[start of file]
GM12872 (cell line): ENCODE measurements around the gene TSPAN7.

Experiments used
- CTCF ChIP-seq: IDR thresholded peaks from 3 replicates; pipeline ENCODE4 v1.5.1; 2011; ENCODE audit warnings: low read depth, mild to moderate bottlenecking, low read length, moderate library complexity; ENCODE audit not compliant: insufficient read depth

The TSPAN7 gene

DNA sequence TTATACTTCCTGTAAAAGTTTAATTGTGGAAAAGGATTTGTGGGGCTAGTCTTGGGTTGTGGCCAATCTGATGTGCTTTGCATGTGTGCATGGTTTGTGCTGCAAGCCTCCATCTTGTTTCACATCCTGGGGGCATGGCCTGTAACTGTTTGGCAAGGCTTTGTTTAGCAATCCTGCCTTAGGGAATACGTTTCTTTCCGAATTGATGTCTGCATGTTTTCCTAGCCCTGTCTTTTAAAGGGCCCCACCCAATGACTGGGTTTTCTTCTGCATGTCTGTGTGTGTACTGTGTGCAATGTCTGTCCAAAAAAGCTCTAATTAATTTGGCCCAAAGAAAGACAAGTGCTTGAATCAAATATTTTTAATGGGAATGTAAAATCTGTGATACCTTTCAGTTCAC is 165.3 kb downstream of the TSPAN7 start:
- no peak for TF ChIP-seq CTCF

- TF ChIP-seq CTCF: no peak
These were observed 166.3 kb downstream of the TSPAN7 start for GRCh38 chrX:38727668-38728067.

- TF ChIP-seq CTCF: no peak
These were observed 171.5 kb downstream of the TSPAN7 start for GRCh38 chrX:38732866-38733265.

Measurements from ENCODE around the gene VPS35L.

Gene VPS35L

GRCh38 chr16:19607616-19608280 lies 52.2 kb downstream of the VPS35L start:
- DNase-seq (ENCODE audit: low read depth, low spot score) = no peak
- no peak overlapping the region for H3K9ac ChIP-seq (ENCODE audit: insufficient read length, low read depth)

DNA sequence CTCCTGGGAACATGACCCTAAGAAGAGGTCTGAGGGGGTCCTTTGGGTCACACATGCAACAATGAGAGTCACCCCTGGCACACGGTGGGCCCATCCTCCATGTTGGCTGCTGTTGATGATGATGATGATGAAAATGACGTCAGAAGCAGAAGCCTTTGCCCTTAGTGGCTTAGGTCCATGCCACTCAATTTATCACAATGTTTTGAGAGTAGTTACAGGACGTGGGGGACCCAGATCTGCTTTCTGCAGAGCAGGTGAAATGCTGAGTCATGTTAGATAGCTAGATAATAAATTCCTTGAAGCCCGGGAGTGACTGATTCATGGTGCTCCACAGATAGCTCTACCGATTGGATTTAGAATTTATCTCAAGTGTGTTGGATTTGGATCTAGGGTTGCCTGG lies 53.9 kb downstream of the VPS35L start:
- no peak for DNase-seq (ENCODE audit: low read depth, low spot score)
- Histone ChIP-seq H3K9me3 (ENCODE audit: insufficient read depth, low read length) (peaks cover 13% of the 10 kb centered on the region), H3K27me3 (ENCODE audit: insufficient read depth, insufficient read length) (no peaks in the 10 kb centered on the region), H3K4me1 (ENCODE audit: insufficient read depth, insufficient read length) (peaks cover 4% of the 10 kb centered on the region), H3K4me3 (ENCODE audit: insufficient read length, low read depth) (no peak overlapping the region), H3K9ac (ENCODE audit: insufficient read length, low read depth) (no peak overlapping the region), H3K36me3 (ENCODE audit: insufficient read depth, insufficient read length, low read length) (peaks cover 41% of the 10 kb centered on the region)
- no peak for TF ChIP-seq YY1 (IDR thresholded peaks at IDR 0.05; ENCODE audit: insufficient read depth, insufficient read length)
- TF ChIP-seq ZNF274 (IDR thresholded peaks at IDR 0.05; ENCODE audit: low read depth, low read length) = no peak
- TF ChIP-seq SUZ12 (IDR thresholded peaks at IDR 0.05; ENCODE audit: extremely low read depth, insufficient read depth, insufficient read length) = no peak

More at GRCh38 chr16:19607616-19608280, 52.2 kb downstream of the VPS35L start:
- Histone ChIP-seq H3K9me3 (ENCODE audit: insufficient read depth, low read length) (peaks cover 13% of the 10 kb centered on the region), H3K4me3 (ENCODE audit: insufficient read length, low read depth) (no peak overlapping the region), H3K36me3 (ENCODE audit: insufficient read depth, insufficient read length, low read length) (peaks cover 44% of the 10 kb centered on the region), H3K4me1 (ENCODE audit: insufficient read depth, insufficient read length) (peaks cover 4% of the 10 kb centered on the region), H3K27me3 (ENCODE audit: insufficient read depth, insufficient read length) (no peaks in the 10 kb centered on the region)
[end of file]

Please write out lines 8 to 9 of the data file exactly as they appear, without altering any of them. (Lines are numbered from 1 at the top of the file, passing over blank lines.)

These were observed 166.3 kb downstream of the TSPAN7 start for GRCh38 chrX:38727668-38728067.

- TF ChIP-seq CTCF: no peak